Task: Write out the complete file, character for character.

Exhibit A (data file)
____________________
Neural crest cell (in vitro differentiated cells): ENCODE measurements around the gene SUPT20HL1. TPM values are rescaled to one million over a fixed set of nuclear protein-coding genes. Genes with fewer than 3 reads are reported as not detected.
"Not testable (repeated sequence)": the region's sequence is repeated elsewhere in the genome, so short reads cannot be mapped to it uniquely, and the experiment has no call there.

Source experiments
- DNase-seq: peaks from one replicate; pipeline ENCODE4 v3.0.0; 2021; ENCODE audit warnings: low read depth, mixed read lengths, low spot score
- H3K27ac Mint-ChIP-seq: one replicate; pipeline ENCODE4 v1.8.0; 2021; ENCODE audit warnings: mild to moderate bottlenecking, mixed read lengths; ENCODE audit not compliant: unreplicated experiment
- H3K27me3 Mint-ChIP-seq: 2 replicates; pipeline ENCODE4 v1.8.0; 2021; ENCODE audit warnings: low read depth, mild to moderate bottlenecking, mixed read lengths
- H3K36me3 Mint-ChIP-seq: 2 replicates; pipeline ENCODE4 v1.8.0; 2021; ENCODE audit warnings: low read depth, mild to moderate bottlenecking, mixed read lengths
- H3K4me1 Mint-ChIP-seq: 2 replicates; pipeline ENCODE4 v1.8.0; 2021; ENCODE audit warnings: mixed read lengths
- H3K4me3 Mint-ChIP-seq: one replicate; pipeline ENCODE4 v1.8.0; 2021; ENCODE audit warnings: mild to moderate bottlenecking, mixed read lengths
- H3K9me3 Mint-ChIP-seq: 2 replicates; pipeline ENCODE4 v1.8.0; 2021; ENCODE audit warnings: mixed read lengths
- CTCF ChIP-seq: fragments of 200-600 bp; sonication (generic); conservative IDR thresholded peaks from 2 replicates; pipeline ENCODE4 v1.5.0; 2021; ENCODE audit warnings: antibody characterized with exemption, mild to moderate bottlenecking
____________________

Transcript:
Neural crest cell (in vitro differentiated cells): ENCODE measurements around the gene SUPT20HL1. TPM values are rescaled to one million over a fixed set of nuclear protein-coding genes. Genes with fewer than 3 reads are reported as not detected.
"Not testable (repeated sequence)": the region's sequence is repeated elsewhere in the genome, so short reads cannot be mapped to it uniquely, and the experiment has no call there.

Source experiments
- DNase-seq: peaks from one replicate; pipeline ENCODE4 v3.0.0; 2021; ENCODE audit warnings: low read depth, mixed read lengths, low spot score
- H3K27ac Mint-ChIP-seq: one replicate; pipeline ENCODE4 v1.8.0; 2021; ENCODE audit warnings: mild to moderate bottlenecking, mixed read lengths; ENCODE audit not compliant: unreplicated experiment
- H3K27me3 Mint-ChIP-seq: 2 replicates; pipeline ENCODE4 v1.8.0; 2021; ENCODE audit warnings: low read depth, mild to moderate bottlenecking, mixed read lengths
- H3K36me3 Mint-ChIP-seq: 2 replicates; pipeline ENCODE4 v1.8.0; 2021; ENCODE audit warnings: low read depth, mild to moderate bottlenecking, mixed read lengths
- H3K4me1 Mint-ChIP-seq: 2 replicates; pipeline ENCODE4 v1.8.0; 2021; ENCODE audit warnings: mixed read lengths
- H3K4me3 Mint-ChIP-seq: one replicate; pipeline ENCODE4 v1.8.0; 2021; ENCODE audit warnings: mild to moderate bottlenecking, mixed read lengths
- H3K9me3 Mint-ChIP-seq: 2 replicates; pipeline ENCODE4 v1.8.0; 2021; ENCODE audit warnings: mixed read lengths
- CTCF ChIP-seq: fragments of 200-600 bp; sonication (generic); conservative IDR thresholded peaks from 2 replicates; pipeline ENCODE4 v1.5.0; 2021; ENCODE audit warnings: antibody characterized with exemption, mild to moderate bottlenecking